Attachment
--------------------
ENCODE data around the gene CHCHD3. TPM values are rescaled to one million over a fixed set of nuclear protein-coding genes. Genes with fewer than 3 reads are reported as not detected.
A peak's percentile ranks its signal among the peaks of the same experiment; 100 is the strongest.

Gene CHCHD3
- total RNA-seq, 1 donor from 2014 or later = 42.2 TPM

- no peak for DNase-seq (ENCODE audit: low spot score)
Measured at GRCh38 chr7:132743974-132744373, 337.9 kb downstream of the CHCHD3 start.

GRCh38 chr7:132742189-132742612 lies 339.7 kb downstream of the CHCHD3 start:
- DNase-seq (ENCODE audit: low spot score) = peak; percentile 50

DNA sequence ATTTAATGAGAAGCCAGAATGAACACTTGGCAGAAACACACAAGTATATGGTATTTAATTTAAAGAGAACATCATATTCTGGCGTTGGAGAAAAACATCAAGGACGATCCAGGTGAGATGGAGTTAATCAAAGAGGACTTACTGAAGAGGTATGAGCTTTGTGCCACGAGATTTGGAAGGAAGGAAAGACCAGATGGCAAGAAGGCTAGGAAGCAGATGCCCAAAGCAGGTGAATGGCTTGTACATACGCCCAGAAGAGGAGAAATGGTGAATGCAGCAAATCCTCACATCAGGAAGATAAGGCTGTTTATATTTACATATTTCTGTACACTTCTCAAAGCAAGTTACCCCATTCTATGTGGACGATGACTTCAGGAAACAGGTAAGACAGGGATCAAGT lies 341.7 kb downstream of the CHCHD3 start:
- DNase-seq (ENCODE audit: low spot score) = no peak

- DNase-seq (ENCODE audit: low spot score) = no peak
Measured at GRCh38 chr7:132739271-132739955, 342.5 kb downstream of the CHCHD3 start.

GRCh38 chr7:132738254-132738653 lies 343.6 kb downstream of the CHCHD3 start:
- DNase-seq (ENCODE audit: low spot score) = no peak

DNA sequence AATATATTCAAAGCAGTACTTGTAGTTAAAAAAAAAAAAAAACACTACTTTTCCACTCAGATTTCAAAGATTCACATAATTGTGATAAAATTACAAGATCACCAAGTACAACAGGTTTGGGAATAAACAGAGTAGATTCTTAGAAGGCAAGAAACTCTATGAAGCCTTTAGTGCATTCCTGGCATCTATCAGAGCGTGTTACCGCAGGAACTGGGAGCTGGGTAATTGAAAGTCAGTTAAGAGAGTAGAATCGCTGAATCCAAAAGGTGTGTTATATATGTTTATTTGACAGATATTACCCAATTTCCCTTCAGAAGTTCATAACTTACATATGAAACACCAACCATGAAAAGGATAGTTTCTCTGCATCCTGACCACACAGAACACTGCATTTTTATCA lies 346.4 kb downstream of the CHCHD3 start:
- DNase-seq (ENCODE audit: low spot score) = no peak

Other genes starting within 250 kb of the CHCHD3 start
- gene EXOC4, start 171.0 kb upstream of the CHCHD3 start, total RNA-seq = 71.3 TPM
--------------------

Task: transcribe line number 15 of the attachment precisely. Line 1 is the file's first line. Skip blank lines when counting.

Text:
DNA sequence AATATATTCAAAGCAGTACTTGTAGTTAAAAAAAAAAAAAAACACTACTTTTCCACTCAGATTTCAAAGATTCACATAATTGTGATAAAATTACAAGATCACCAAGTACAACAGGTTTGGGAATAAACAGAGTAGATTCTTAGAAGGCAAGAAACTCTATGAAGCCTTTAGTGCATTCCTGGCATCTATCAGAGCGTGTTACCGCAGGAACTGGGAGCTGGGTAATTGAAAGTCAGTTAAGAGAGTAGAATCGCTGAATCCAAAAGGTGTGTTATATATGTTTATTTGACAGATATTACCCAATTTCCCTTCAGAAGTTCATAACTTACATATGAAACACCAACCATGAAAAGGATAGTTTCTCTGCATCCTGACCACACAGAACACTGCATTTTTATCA lies 346.4 kb downstream of the CHCHD3 start: